(Thou.) 1/

Percent Change

 

SOUTHEAST

1,923 

1,880 

-2.2% 

   Alabama

290 

250 

-13.8% 

   Florida

67 

65 

-3.0% 

   Georgia

940 

980 

4.3% 

   N. Carolina

430 

380 

-11.6%  

   S. Carolina

135 

140 

3.7% 

   Virginia

61 

65 

6.6% 

MID-SOUTH

1,876 

1,675 

-10.7% 

   Arkansas

620 

520 

-16.1% 

   Louisiana

300 

240 

-20.0% 

   Mississippi

365 

270 

-26.0% 

   Missouri

306 

305 

-0.3% 

   Tennessee

285 

340 

19.3% 

SOUTHWEST

5,205 

5,115 

-1.7% 

   Kansas

35 

35 

0.0% 

   Oklahoma

170 

180 

5.9% 

   Texas

5,000 

4,900 

-2.0% 

WEST

292 

235 

-19.5% 

   Arizona

135 

140 

3.7% 

   California

120 

65 

-45.8% 

   New Mexico

37 

30 

-18.9% 

TOTAL UPLAND

9,296 

8,905 

-4.2% 

TOTAL ELS

174 

149 

-14.1% 

   Arizona

1 

1 

25.0% 

   California

155 

130 

-16.1% 

   New Mexico

3 

1 

-48.1% 

   Texas

16 

17 

9.7% 

ALL COTTON

9,470 

9,054 

-4.4% 

1/ USDA-NASS



Acreage Reporting Dates Extended

USDA’s Farm Service Agency extended acreage reporting dates to Aug. 14.

According to Notice CP-647 “because of extreme weather conditions, many producers have not filed a 2009 acreage report, requested prevented planting or reported failed acreage as applicable” and this will result in a large number reporting acreage in a short time frame, creating a heavy work load for county offices. Therefore, ’09 crop year final reporting deadlines are extended to Aug. 14 for crops whose reporting deadlines have not passed before issuance of the notice (June 30). Late fees will not apply if acreage reports are filed by Aug. 14, but will apply for late-filed reports after Aug. 14.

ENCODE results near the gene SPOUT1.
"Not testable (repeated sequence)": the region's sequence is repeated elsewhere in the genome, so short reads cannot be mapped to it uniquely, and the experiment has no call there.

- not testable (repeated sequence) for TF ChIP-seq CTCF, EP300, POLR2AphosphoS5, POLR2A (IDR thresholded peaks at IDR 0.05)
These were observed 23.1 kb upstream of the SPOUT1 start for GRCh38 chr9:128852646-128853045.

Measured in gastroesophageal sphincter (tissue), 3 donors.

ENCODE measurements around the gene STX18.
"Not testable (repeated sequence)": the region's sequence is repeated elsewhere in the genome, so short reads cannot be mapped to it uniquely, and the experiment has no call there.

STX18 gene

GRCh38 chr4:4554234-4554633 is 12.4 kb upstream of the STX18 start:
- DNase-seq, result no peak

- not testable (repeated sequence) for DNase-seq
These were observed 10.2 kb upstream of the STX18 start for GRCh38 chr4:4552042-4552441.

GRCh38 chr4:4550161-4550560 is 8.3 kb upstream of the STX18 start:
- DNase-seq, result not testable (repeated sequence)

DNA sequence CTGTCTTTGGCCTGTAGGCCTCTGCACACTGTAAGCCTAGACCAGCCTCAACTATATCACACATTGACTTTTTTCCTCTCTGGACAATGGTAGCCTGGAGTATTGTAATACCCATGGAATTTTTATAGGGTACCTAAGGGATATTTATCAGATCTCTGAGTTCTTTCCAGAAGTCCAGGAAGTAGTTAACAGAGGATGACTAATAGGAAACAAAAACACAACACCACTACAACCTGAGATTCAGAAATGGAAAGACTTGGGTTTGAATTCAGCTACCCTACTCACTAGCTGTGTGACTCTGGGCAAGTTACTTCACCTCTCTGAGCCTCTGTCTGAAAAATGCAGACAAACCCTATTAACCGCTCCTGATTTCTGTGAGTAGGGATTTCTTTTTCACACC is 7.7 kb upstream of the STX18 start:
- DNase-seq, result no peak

The reporting deadline for prevented planting or failed acreage also is extended to Aug. 14.



SURE Eligibility Provisions Published

A final rule in the Federal Register implements the general eligibility provisions for all supplemental agricultural disaster assistance programs authorized by the ’08 farm law, including the Supplemental Revenue Assistance Payments Program (SURE), which covers general crop production losses. The general eligibility provisions include, but are not limited to, payment limits, adjusted income means tests, and risk management purchase requirements.

The July 2-published rule, at http://www.gpoaccess.gov/fr/, also implements the specific rules of the Livestock Indemnity Program, but indicates that specific provisions of SURE and other disaster programs will be addressed through separate rulemaking.